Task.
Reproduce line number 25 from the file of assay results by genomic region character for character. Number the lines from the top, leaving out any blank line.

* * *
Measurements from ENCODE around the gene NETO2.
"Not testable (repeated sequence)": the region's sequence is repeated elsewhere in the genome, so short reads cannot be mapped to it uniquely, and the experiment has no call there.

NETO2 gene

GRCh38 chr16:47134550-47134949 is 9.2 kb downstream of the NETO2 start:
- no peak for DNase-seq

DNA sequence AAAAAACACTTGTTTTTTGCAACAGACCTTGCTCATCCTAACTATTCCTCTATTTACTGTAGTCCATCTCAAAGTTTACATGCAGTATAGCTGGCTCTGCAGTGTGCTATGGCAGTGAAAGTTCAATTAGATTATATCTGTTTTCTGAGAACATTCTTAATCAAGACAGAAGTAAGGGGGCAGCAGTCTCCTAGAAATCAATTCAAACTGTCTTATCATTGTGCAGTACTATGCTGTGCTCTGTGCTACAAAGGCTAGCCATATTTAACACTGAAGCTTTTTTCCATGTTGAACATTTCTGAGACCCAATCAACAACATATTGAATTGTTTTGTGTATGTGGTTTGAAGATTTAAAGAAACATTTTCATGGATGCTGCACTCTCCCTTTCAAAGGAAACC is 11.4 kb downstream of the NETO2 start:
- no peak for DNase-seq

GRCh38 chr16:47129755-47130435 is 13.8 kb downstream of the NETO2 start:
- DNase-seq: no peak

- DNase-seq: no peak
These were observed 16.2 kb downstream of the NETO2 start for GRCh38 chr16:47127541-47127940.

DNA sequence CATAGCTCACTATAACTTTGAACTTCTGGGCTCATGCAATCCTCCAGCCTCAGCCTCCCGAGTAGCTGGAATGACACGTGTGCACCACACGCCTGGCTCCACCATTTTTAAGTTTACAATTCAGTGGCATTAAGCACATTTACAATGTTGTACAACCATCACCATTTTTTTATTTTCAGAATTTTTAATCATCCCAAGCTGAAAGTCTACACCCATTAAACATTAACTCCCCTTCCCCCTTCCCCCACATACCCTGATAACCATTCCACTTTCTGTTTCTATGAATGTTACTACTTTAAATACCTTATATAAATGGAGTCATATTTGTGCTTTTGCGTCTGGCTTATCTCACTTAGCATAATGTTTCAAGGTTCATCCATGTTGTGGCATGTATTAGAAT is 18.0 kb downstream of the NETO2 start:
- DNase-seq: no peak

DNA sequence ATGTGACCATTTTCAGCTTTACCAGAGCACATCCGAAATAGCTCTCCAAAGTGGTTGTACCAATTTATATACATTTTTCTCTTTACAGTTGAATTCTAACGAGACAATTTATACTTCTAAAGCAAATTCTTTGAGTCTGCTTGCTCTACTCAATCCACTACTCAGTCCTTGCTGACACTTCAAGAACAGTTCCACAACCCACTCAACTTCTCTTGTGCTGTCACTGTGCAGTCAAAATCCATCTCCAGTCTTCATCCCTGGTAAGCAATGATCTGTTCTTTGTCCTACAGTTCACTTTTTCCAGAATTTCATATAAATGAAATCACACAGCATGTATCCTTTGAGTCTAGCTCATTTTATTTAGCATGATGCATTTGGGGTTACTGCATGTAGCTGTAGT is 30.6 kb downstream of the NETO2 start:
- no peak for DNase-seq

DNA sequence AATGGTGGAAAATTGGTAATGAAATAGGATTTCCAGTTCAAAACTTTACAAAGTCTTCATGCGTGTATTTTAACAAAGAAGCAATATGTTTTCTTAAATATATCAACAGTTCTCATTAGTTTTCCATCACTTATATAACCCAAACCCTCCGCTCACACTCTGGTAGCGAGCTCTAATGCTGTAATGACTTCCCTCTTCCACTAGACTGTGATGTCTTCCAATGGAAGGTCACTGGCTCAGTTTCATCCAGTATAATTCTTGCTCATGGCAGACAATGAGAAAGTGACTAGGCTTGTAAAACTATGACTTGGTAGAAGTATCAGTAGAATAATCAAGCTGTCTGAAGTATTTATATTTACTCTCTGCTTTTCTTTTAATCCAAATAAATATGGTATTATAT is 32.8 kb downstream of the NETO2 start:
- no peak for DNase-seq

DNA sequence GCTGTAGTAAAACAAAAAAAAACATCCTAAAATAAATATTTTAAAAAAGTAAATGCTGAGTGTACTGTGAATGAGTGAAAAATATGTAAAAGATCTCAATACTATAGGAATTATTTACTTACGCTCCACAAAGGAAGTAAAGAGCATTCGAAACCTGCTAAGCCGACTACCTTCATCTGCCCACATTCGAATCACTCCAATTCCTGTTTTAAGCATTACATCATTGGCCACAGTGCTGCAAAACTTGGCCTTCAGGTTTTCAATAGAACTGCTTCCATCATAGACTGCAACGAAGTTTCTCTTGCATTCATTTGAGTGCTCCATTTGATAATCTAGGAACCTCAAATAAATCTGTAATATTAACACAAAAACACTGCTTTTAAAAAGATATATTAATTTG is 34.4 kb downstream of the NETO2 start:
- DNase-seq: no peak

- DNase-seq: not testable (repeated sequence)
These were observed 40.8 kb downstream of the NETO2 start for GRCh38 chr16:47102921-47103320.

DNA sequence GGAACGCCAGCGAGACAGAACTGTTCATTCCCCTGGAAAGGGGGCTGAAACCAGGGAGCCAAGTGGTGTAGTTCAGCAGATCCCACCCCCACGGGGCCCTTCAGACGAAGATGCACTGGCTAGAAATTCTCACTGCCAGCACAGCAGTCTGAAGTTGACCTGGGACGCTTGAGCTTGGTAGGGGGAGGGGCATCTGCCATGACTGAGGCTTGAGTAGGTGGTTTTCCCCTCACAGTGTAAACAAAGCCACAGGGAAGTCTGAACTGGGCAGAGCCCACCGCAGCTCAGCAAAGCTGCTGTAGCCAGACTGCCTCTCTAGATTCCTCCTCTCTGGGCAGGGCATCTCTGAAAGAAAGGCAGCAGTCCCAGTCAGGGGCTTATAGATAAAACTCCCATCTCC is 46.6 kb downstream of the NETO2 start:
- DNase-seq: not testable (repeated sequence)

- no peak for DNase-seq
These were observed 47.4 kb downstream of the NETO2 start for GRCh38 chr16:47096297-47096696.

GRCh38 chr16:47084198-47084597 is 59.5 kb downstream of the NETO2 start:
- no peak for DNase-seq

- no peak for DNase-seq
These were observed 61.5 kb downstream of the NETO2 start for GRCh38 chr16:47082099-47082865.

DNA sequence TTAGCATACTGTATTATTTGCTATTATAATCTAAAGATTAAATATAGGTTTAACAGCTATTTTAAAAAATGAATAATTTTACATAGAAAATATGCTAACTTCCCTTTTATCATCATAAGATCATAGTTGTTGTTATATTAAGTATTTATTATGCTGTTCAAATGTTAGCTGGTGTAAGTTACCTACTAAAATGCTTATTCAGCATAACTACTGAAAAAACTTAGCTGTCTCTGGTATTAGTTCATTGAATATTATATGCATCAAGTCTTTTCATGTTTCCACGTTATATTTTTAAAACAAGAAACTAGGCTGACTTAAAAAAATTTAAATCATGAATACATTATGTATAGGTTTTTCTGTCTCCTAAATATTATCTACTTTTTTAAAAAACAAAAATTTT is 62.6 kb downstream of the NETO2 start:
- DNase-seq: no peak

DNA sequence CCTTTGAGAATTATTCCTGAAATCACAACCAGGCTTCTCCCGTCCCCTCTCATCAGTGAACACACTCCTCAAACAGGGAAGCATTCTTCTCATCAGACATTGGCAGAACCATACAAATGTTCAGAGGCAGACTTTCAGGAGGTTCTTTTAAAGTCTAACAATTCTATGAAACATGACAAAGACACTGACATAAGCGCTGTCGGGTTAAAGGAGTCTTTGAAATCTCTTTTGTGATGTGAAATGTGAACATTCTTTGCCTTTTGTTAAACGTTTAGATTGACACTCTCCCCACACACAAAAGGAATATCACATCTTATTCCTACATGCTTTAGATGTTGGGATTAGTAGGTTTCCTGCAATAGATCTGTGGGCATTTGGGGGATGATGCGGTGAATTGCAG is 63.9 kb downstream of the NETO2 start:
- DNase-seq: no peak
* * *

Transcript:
These were observed 47.4 kb downstream of the NETO2 start for GRCh38 chr16:47096297-47096696.